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To calculate the prevalence of all falls, non-accidental falls and syncope in an older population and characterize cardiovascular risk profiles.
Prospective, longitudinal cohort study.
The first two waves of data from the Irish Longitudinal Study on Ageing (TILDA).
8172 community-dwelling adults aged 50 years and older resident in the Republic of Ireland
Self-reported history of all falls, non-accidental falls and syncope in the year preceding the first two waves of data collection. Demographic factors and self-reported cardiovascular conditions were used to characterize cardiovascular risk profiles.
The prevalence of all falls in the past year was 19.2% or 192 per thousand persons and increased with age (50–64 years 17.5%; 65–74 years 19.4%; 75+ years 24.4%). Non-accidental falls had an estimated prevalence of 5.1% or 51 falls per thousand persons and accounted for 26.5% of all falls reported and also increased with age (50–64 years 4.0%; 65–74 years 5.5%; 75+ years 8.0%). The prevalence for syncope was estimated to be 4.4% or 44per thousand persons but did not show a similar age gradient. Participants with at least 5 cardiovascular conditions were more likely to report all falls (OR = 2.07, 95% CI 1.18–3.64, p<0.05) and NAF (OR = 2.89, 95%CI 1.28–6.52, p<0.05).
The prevalence of all falls and non-accidental falls increases with age but the same pattern was not consistently observed for syncope. There is an increased odds of reporting all three outcomes with increasing number of self-reported cardiovascular conditions. Further work is needed to uncover the interplay between cardiovascular disease and subsequent falls.
Falls and syncope are common in older adults. Currently, falls account for 4% of the healthcare budget while syncope accounts for 1–2% of all emergency department (ED) presentations per year in the United States [1, 2]. Given projected changes in global demographics and advancing age, the management of falls and syncope and their consequences will become even more pertinent in the near future.
Falls frequently occur due to the environment or accidental events such as trips or slips . These accidental falls become more common with advancing age and are often due to age and disease associated reductions in physical, sensory and cognitive function which make an individual more susceptible to environmental hazards.
However, some falls are not accidental but rather are due to drops in blood pressure which may lead to either balance instability or, in some cases, loss of consciousness i.e. syncope. Similar to syncope, non-accidental falls (NAF) have been linked to cardiovascular disorders with a possible common causal pathway and overlap. Dynamic changes in blood pressure with higher rates of orthostatic hypotension have been associated with an increased risk of NAF and injurious falls in community-dwelling adults . Disorders which are known to cause syncope in the elderly including vaso-vagal syncope and carotid sinus syndrome occur in up to 25% of NAF [8, 9] [10–12]. In addition to shared cardiovascular associations there is a higher reported prevalence of depression in patients with both NAF and syncope[13, 14]. Despite the overlap, falls, NAF and syncope are generally reported separately, therefore studies which distinguish between them and examine them in more depth are required .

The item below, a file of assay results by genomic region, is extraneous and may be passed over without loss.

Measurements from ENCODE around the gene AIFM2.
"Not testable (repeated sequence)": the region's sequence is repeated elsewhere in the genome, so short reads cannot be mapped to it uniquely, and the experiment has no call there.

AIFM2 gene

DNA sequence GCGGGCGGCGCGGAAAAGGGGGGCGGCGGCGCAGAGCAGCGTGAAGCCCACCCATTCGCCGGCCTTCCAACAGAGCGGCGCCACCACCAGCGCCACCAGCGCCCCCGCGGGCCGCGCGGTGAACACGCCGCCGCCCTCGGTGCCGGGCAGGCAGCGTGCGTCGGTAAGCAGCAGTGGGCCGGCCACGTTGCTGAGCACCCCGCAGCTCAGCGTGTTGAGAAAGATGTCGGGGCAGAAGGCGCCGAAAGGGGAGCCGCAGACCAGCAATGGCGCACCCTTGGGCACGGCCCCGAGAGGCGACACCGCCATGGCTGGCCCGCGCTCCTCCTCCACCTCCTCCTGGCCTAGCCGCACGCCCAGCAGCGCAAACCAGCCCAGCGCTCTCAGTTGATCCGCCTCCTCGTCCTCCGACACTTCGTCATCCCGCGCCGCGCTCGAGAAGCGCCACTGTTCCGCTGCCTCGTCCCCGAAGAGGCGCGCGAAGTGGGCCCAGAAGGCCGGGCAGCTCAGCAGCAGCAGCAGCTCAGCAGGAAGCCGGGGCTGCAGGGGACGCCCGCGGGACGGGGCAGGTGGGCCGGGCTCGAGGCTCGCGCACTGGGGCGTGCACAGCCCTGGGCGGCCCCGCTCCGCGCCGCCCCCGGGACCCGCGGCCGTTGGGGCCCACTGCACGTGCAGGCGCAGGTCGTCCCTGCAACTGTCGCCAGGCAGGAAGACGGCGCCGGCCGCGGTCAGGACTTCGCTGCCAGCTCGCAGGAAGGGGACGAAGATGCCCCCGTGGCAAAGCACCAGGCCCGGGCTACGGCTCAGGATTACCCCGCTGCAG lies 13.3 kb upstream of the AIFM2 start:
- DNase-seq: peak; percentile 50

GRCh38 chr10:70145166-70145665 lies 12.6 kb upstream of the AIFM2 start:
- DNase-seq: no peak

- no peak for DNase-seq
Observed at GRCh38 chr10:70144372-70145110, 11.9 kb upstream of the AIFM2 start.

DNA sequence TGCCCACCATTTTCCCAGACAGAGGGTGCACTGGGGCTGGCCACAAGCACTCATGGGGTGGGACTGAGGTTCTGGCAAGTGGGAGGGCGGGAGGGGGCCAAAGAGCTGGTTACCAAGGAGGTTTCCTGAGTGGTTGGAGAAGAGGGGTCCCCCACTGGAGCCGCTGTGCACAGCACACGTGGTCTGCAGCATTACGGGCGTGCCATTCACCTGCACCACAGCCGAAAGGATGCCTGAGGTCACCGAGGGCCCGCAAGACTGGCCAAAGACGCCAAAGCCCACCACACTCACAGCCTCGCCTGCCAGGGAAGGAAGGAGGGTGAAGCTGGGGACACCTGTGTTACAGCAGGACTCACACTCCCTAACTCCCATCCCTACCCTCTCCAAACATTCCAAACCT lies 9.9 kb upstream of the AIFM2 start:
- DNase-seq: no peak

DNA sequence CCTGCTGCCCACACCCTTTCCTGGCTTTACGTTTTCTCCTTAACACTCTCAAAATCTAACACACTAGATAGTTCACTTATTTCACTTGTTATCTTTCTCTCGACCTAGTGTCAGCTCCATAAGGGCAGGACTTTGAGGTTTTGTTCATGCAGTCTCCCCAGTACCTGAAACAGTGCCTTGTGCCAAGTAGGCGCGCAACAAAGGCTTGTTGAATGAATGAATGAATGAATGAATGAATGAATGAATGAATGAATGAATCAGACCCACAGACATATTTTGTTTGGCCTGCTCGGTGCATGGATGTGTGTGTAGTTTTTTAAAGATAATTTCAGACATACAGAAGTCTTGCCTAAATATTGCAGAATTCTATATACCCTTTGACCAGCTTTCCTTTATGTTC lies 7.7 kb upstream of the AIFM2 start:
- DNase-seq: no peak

We hypothesise that the prevalence of all falls, NAF and syncope increase with age and share common demographic and cardiovascular risk factors. In order to show this, we calculated the prevalence of all reported falls, NAF and syncope in a population study of community-dwelling adults aged 50 years and over and examined the demographic and cardiovascular health variables associated with all falls, NAF and syncope.
This study utilised the first two waves of data from The Irish Longitudinal Study on Ageing (TILDA). TILDA is a prospective cohort study of the social, economic and health circumstances of community-dwelling adults aged 50 years and older resident in the Republic of Ireland. The sampling procedure and the study design have been described in detail previously [16, 17]. Briefly, the sampling frame was the Irish Geodirectory, a listing of all residential addresses in the Republic of Ireland. The RANSAM sampling system was used to randomly target households and all household residents aged 50 years or older and their spouse/partner (of any age) were invited to participate in the study. All participants provided written informed consent and ethical approval for the study was granted by the Research Ethics Committee of Trinity College Dublin. All experimental procedures adhered to the Declaration of Helsinki.